The Unapologetic Mathematician

Mathematics for the interested outsider

The Riemann-Stieltjes Integral II

What with cars not working right, I’m not along with the undergraduate math club at the MAA meeting in Lake Charles. That honor goes to Steve Sinnott alone. And so I’m still back in New Orleans, and I may as well write another post today.

Let’s follow on yesterday’s discussion of the Riemann-Stieltjes integral by looking at a restricted sort of integrator. We’ll assume here that \alpha(t) is continuously differentiable — that is, that \alpha'(t) exists and is continuous in the region we care about. We’ll also have a function f on hand to integrate.

Now let’s take a tagged partition x=((x_0,...,x_n),(t_1,...,t_n)) and set up our Riemann-Stieltjes sum for f

\displaystyle f_{\alpha,x}=\sum\limits_{i=1}^nf(t_i)(\alpha(x_i)-\alpha(x_{i-1}))

We can also use the partition to set up a Riemann sum for f\alpha'


Now the Differential Mean Value Theorem tells us that in each subinterval \left[x_{i-1},x_i\right] there is some s_i so that (\alpha(x_i)-\alpha(x_{i-1})=\alpha'(s_i)(x_i-x_{i-1}). We stick this into the Riemann-Stieltjes sum and subtract from the Riemann sum


And continuity of \alpha' tells us that as we pick the partitions finer and finer, we’ll squeeze s_i and t_i together, and so \alpha'(t_i)-\alpha'(s_i) goes to zero. So, when the integrator \alpha is continuously differentiable, the Riemann-Stieltjes integral reduces to a Riemann integral


Now let’s go back to the fence story from yesterday. There’s really some function g(p) that tells us the height of the fence at position p. We got our integrator from the function p=\alpha(t), which takes a time t and gives the position p at that time. Thus our function giving height at time t is the composition f(t)=g(\alpha(t)). We also note that as time goes from a to b, we walk from \alpha(a) to \alpha(b). If we put all this into the above equation we find


which is just our change of variables formula.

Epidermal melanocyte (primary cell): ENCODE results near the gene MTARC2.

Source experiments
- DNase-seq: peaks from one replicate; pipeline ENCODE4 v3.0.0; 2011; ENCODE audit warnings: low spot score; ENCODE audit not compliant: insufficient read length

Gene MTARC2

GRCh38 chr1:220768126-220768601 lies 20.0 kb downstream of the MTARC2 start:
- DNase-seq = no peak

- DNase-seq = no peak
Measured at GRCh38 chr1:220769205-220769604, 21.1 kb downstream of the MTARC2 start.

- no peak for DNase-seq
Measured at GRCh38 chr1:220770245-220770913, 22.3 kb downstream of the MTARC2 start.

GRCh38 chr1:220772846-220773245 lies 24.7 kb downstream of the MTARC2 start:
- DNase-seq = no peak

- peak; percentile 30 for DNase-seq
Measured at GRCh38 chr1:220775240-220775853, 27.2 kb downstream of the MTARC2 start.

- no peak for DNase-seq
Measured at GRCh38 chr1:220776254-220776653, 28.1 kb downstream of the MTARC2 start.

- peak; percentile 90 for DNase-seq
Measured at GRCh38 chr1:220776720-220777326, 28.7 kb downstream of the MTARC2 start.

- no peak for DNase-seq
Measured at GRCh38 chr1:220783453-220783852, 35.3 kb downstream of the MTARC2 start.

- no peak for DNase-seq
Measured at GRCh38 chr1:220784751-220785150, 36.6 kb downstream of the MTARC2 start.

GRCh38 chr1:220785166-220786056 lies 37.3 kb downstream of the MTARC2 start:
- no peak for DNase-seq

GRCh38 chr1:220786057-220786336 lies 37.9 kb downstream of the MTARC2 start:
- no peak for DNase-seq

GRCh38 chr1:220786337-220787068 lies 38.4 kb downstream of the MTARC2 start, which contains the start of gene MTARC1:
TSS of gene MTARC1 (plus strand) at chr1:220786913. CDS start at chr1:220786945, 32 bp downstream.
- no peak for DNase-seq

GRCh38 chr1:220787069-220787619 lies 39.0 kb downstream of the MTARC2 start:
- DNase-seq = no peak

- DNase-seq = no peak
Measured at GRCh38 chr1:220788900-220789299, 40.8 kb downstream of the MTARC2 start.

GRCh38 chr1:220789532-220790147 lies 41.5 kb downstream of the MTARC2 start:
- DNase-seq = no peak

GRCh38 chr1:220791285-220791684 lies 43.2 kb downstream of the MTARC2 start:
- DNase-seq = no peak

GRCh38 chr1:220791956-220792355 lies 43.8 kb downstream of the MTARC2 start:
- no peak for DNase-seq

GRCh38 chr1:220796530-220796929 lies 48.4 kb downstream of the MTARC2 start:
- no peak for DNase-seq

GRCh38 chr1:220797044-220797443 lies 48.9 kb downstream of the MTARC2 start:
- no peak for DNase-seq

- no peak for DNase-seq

So here’s what this formula means: we have a real-valued function on some domain — here it’s the height of the fence as a function of position along the ground. We take a region in the space of these variables — the section of the fence we’re walking past — and we “parametrize” it by describing it with a (sufficiently smooth) function taking a single real variable — the position function p=\alpha(t). We “pull back” our function by composing it with this parametrization, giving us a real-valued function of a real variable, which we can integrate.

The deep thing here is that we have two different parametrizations. We can describe position as p meters from a fixed starting point, or we can describe it as the point we’re passing at t seconds from a certain starting time. In fact, as we change our function \alpha we get all sorts of different parametrizations of the same stretch of ground. And we should measure the same area for the same fence no matter which parametrization we choose.

Given a parametrization \alpha, the integral in our recipe will be the Riemann-Stieltjes integral


which we can reduce to the Riemann integral


and it will be the same answer as if we used the “natural” parametrization


And that’s why the change of variables works.


February 29, 2008 Posted by | Analysis, Calculus | 15 Comments